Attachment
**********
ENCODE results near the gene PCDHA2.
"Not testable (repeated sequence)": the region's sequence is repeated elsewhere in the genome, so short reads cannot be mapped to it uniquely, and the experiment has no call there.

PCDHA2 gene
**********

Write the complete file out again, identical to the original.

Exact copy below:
ENCODE results near the gene PCDHA2.
"Not testable (repeated sequence)": the region's sequence is repeated elsewhere in the genome, so short reads cannot be mapped to it uniquely, and the experiment has no call there.

PCDHA2 gene